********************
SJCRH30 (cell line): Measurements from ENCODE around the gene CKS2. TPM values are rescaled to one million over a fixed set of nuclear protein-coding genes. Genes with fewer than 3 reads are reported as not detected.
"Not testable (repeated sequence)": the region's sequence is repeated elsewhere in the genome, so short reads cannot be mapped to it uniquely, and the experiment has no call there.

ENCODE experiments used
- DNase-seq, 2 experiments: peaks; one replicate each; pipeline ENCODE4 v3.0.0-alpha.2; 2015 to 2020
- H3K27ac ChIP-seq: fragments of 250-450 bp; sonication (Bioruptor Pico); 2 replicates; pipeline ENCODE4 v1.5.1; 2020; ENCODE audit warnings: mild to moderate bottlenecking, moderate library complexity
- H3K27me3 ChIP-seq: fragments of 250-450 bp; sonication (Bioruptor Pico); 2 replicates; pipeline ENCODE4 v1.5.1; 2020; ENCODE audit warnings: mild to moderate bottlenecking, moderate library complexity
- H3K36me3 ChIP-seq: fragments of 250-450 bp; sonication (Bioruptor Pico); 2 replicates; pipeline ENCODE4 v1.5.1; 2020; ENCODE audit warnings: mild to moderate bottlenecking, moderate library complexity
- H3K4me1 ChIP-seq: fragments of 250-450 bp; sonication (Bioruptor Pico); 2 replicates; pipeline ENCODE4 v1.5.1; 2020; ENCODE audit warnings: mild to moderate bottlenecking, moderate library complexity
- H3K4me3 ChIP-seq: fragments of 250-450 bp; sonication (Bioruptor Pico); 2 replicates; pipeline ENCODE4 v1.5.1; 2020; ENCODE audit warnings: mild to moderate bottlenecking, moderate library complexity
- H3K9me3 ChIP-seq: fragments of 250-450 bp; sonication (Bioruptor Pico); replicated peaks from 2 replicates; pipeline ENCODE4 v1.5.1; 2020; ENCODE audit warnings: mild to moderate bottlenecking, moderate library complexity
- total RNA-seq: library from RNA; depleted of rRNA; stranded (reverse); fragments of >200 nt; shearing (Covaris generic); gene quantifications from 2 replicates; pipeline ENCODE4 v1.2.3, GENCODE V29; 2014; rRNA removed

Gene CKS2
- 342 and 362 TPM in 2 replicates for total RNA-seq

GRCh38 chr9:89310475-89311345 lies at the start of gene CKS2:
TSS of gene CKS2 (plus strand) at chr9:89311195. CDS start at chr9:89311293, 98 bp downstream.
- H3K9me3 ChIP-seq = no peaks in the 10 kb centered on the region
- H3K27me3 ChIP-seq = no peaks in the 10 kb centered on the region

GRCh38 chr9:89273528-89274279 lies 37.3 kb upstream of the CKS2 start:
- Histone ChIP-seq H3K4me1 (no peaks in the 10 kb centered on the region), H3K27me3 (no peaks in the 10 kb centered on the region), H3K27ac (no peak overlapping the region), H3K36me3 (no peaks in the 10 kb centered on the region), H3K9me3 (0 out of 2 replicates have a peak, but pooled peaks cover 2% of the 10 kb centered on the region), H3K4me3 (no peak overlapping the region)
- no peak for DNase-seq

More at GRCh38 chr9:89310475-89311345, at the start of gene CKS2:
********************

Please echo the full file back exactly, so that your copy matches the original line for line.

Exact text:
SJCRH30 (cell line): Measurements from ENCODE around the gene CKS2. TPM values are rescaled to one million over a fixed set of nuclear protein-coding genes. Genes with fewer than 3 reads are reported as not detected.
"Not testable (repeated sequence)": the region's sequence is repeated elsewhere in the genome, so short reads cannot be mapped to it uniquely, and the experiment has no call there.

ENCODE experiments used
- DNase-seq, 2 experiments: peaks; one replicate each; pipeline ENCODE4 v3.0.0-alpha.2; 2015 to 2020
- H3K27ac ChIP-seq: fragments of 250-450 bp; sonication (Bioruptor Pico); 2 replicates; pipeline ENCODE4 v1.5.1; 2020; ENCODE audit warnings: mild to moderate bottlenecking, moderate library complexity
- H3K27me3 ChIP-seq: fragments of 250-450 bp; sonication (Bioruptor Pico); 2 replicates; pipeline ENCODE4 v1.5.1; 2020; ENCODE audit warnings: mild to moderate bottlenecking, moderate library complexity
- H3K36me3 ChIP-seq: fragments of 250-450 bp; sonication (Bioruptor Pico); 2 replicates; pipeline ENCODE4 v1.5.1; 2020; ENCODE audit warnings: mild to moderate bottlenecking, moderate library complexity
- H3K4me1 ChIP-seq: fragments of 250-450 bp; sonication (Bioruptor Pico); 2 replicates; pipeline ENCODE4 v1.5.1; 2020; ENCODE audit warnings: mild to moderate bottlenecking, moderate library complexity
- H3K4me3 ChIP-seq: fragments of 250-450 bp; sonication (Bioruptor Pico); 2 replicates; pipeline ENCODE4 v1.5.1; 2020; ENCODE audit warnings: mild to moderate bottlenecking, moderate library complexity
- H3K9me3 ChIP-seq: fragments of 250-450 bp; sonication (Bioruptor Pico); replicated peaks from 2 replicates; pipeline ENCODE4 v1.5.1; 2020; ENCODE audit warnings: mild to moderate bottlenecking, moderate library complexity
- total RNA-seq: library from RNA; depleted of rRNA; stranded (reverse); fragments of >200 nt; shearing (Covaris generic); gene quantifications from 2 replicates; pipeline ENCODE4 v1.2.3, GENCODE V29; 2014; rRNA removed

Gene CKS2
- 342 and 362 TPM in 2 replicates for total RNA-seq

GRCh38 chr9:89310475-89311345 lies at the start of gene CKS2:
TSS of gene CKS2 (plus strand) at chr9:89311195. CDS start at chr9:89311293, 98 bp downstream.
- H3K9me3 ChIP-seq = no peaks in the 10 kb centered on the region
- H3K27me3 ChIP-seq = no peaks in the 10 kb centered on the region

GRCh38 chr9:89273528-89274279 lies 37.3 kb upstream of the CKS2 start:
- Histone ChIP-seq H3K4me1 (no peaks in the 10 kb centered on the region), H3K27me3 (no peaks in the 10 kb centered on the region), H3K27ac (no peak overlapping the region), H3K36me3 (no peaks in the 10 kb centered on the region), H3K9me3 (0 out of 2 replicates have a peak, but pooled peaks cover 2% of the 10 kb centered on the region), H3K4me3 (no peak overlapping the region)
- no peak for DNase-seq

More at GRCh38 chr9:89310475-89311345, at the start of gene CKS2: